"They're welcome to have him," Amelia replied grumpily. "I fail to see the appeal of a man who goes through each day looking as if he's either just gotten out of bed or is preparing to get back in it." She wrapped her hair in a protective cloth and tucked the ends under turban-style.
They were preparing for another day of cleaning, and the ancient house dust had a tendency to cling obstinately to the skin and hair. Unfortunately the hired help was not wont to arrive in a timely manner, if at all. Since Leo was still abed after a night of heavy drinking, and probably wouldn't arise until noon, Amelia was feeling particularly cross with him. It was Leo's house and estate—the least he could do was help restore it. Or hire proper servants.
"His eyes have changed," Win murmured. "Not merely the expression. The actual color. Have you noticed?"
Amelia went still. She took a long time to reply, thought it was my imagination."
"No. They were always dark blue like yours. Now they're mostly light gray. Like a pond after the sky has turned in winter."
"I'm certain the color of some people's eyes change as they mature."
"You know it's because of Laura."
A dark heaviness pressed against Amelia from all sides as she thought about the friend she had lost and the brother she seemed to have lost along with her. But she couldn't dwell on any of that now, there was too much to be done.
"I don't think such a thing is possible. I've never heard of? She broke off as she saw Win wrapping her long braids in a cloth identical to hers. "What are you doing?"
"I'm going to help today," Win said. Although her tone was placid, her delicate jaw was set like a mule's. "I'm feeling quite well and?
"Oh, no you're not! You'll work yourself into a collapse, and then you'll take days to recover. Find some place to sit, while the rest of us?
"I'm tired of sitting. I'm tired of watching everyone else work. I can set my own limits, Amelia. Let me do as I wish."
"No." Incredulously Amelia watched as Win picked up a broom from the corner. "Win, put that down and stop being silly!" Annoyance whipped through her. "You're not going to help anyone by expending all your reserves on menial tasks."
"I can do it." Win gripped the broom handle with both hands as if she sensed Amelia was on the verge of wrenching it away from her. "I won't overtax myself."
"Put down the broom."
"Leave me alone," Win cried, "Go dust something!"
"Win, if you don't? Amelia's attention was diverted as she saw her sister's gaze fly to the kitchen threshold.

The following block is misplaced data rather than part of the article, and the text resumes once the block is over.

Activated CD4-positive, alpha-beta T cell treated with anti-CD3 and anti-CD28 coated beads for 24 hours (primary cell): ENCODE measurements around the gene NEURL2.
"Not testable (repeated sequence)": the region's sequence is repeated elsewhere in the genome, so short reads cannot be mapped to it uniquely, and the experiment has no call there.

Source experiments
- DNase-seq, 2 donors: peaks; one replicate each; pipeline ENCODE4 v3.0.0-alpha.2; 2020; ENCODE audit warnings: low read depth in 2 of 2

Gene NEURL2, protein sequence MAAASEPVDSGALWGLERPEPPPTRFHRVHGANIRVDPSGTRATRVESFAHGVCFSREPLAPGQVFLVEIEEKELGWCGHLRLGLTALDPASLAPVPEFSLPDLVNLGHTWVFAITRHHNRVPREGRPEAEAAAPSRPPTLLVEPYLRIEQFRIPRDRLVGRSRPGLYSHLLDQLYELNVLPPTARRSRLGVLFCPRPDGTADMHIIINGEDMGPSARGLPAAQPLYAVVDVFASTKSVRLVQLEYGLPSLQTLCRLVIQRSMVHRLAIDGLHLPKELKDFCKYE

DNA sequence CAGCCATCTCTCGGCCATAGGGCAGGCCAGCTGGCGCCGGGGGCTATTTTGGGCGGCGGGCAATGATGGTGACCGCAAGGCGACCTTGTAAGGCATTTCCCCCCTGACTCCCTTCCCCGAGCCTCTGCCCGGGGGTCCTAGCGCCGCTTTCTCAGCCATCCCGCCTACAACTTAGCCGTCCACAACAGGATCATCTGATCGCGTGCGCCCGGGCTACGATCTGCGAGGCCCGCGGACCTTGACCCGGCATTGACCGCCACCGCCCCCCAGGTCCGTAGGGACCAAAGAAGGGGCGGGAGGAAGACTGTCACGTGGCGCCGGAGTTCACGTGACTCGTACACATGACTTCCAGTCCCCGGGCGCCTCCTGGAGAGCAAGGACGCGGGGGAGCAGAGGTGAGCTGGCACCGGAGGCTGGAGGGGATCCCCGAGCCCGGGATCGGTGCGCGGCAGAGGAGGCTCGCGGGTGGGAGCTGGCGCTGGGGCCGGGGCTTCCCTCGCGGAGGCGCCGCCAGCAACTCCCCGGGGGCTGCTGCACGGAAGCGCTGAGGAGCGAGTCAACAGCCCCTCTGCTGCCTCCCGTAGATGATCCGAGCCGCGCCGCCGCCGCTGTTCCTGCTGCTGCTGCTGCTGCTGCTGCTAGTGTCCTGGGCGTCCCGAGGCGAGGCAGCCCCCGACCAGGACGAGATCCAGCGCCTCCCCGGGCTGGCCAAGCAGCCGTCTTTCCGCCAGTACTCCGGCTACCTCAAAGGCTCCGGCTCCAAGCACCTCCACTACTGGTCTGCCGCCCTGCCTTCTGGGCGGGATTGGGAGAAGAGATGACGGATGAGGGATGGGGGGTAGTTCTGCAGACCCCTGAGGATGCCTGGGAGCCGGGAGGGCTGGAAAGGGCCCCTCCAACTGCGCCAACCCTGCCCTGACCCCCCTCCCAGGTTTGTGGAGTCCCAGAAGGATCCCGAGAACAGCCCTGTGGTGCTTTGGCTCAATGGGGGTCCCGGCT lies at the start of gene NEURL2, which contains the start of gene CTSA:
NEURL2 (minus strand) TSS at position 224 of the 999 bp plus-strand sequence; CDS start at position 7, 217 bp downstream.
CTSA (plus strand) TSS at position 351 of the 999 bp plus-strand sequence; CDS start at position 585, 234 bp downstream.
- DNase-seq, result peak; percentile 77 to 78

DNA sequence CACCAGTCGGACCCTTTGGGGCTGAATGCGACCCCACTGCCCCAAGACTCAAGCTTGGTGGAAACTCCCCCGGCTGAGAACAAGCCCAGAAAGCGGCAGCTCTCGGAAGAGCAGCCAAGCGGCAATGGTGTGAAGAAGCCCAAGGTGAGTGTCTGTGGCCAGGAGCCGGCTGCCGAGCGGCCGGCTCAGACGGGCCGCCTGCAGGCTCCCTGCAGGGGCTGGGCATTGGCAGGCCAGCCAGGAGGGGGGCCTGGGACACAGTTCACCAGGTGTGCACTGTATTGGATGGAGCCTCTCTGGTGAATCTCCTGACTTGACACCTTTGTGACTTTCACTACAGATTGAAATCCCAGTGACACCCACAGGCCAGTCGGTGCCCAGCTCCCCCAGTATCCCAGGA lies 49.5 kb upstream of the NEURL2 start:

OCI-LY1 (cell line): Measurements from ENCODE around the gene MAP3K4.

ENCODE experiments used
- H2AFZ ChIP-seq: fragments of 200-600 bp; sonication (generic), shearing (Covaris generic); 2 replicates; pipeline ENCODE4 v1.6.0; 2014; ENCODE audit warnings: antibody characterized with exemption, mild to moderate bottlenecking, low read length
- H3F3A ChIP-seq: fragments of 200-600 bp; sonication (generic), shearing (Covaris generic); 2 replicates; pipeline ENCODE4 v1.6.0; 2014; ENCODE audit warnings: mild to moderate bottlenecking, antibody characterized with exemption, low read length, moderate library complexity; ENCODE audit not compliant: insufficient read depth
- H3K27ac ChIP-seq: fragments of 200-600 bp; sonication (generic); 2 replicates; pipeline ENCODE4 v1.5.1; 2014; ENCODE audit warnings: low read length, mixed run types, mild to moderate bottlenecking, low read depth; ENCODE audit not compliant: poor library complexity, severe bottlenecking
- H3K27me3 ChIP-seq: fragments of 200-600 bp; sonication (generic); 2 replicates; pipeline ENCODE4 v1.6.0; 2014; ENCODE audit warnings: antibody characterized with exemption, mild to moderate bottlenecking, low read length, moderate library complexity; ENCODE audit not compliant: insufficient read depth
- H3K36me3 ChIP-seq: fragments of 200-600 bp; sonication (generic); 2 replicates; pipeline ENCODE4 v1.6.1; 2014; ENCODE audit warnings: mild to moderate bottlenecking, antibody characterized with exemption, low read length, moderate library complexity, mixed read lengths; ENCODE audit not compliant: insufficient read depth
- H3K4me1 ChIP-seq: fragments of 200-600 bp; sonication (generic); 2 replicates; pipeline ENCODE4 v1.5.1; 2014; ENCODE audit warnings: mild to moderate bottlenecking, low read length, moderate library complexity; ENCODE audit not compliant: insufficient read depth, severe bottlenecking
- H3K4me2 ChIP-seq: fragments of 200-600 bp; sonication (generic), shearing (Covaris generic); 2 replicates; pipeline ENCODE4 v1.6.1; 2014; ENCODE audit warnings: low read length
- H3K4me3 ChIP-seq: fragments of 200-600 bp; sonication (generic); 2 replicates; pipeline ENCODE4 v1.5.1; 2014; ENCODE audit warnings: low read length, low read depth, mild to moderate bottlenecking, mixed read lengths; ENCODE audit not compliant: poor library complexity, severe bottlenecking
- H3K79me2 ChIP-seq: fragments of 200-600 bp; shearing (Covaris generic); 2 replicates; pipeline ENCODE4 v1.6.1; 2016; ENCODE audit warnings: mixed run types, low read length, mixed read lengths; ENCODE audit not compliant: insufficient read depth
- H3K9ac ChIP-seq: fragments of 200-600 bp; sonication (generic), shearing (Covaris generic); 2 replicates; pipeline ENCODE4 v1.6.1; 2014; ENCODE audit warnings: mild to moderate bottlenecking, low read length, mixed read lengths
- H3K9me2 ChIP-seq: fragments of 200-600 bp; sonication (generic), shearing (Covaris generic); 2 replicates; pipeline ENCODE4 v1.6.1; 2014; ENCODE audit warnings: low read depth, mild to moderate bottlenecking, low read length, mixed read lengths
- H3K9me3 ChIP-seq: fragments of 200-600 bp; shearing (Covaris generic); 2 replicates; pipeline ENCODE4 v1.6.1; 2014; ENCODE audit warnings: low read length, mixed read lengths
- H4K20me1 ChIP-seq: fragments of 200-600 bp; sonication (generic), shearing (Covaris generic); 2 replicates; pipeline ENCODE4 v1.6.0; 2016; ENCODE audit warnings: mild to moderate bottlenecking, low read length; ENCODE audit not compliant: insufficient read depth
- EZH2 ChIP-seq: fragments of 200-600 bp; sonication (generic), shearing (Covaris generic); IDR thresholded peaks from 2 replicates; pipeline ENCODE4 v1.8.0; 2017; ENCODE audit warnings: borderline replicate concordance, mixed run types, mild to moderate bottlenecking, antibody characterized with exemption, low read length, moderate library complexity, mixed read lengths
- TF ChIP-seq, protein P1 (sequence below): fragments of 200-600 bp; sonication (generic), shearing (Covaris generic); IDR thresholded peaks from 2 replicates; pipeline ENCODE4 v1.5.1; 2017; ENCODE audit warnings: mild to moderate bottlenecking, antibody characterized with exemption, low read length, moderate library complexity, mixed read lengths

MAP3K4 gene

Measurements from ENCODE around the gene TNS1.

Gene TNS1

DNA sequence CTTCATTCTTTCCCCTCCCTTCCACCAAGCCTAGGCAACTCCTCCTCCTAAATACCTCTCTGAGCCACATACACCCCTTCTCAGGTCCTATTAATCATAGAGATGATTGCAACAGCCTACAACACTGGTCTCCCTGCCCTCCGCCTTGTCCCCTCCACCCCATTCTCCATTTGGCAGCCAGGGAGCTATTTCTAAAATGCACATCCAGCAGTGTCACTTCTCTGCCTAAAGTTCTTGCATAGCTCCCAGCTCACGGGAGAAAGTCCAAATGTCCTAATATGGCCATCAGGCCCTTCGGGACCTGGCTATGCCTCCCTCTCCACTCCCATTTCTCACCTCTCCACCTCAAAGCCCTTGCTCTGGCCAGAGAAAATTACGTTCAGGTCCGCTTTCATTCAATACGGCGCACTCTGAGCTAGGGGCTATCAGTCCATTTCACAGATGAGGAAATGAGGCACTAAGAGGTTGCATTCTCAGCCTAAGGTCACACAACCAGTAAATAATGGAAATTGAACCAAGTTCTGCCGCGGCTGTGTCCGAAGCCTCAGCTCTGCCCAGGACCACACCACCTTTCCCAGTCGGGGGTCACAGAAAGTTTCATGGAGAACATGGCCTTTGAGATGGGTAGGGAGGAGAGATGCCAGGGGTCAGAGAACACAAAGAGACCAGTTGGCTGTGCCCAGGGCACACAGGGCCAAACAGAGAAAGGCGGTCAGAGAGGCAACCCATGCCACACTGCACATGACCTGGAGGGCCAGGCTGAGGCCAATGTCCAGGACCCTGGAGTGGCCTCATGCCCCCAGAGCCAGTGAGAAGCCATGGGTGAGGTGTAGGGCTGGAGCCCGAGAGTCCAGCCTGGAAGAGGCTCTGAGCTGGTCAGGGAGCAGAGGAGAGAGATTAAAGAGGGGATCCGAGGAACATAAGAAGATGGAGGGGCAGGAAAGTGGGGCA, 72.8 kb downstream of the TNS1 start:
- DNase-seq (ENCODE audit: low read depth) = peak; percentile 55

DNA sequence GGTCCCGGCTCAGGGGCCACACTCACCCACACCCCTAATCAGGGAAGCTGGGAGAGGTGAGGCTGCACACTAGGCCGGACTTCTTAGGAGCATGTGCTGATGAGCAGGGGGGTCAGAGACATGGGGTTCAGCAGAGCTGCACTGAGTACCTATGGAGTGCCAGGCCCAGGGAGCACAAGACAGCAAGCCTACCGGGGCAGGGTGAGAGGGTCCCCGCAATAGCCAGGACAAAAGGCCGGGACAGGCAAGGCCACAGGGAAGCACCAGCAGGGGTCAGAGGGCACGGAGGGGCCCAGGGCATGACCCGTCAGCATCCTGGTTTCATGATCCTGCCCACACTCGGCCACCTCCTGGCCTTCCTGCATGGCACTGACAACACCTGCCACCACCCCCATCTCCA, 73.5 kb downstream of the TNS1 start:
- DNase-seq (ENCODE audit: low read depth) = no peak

Merripen stood there, his broad shoulders filling the doorway. Although it was early morning, he was already dusty and perspiring, his shirt clinging to the powerful contours of his chest and waist. He wore an expression they knew well—the implacable one that meant you could move a mountain with a teaspoon sooner than change his mind about something. Approaching Win, he extended a broad hand in a wordless demand.
They were both motionless. But even in their stubborn opposition, Amelia saw a singular connection, as if they were locked in an eternal stalemate from which neither wanted to break free.
Win gave in with a helpless scowl. "I have nothing to do." It was rare for her to sound so peevish. "I'm sick of sitting and reading and staring out the window. I want to be useful. I want…" Her voice trailed away as she saw Merripen's stern face. "Fine, then. Take it!" She tossed the broom at him, and he caught it reflexively. "I'll just find a corner somewhere and quietly go mad. I'll?
"Come with me," Merripen interrupted calmly. Setting the broom aside, he left the room.
Win exchanged a perplexed glance with Amelia, her vehemence fading. "What is he doing?"
"I have no idea."
The sisters followed him down a hallway to the dining room, which was spattered with rectangles of light from the tall multipaned windows that lined one wall. A scarred table ran down the center of the room, every available inch covered with dusty piles of china … towers of cups and saucers, plates of assorted sizes sandwiched together bowls wrapped in tattered scraps of gray linen. There were at least three different patterns all jumbled together.
"It needs to be sorted," Merripen said, gently nudging Win toward the table. "Many pieces are chipped. The must be separated from the rest."
It was the perfect task for Win, enough to keep her bus but not so strenuous that it would exhaust her. Filled with gratitude, Amelia watched as her sister picked up a teacup and held it upside down. The husk of a tiny dead spider dropped to the floor.
"What a mess," Win said, beaming. "I'll have to wash it, too, I suppose."
"If you'd like Poppy to help? Amelia began.
"Don't you dare send for Poppy," Win said. "This is my project, and I won't share it." Sitting at a chair that has been placed beside the table, she began to unwrap pieces of china.
Merripen looked down at Win's turbaned head, his fingers twitching as if he were sorely tempted to touch blond tendril that had slipped from beneath the cloth. His face was hard with the patience of a man who knew he would never have what he truly wanted. Using a single fingertip, he pushed a saucer away from the edge of the table. The china rattled subtly across the battered wood.
Amelia followed Merripen back to the kitchen. 'Thank you," she said when they were out of her sister's hearing, "In my worry over making certain Win didn't tire herself, it hadn't occurred to me that she might go mad from boredom."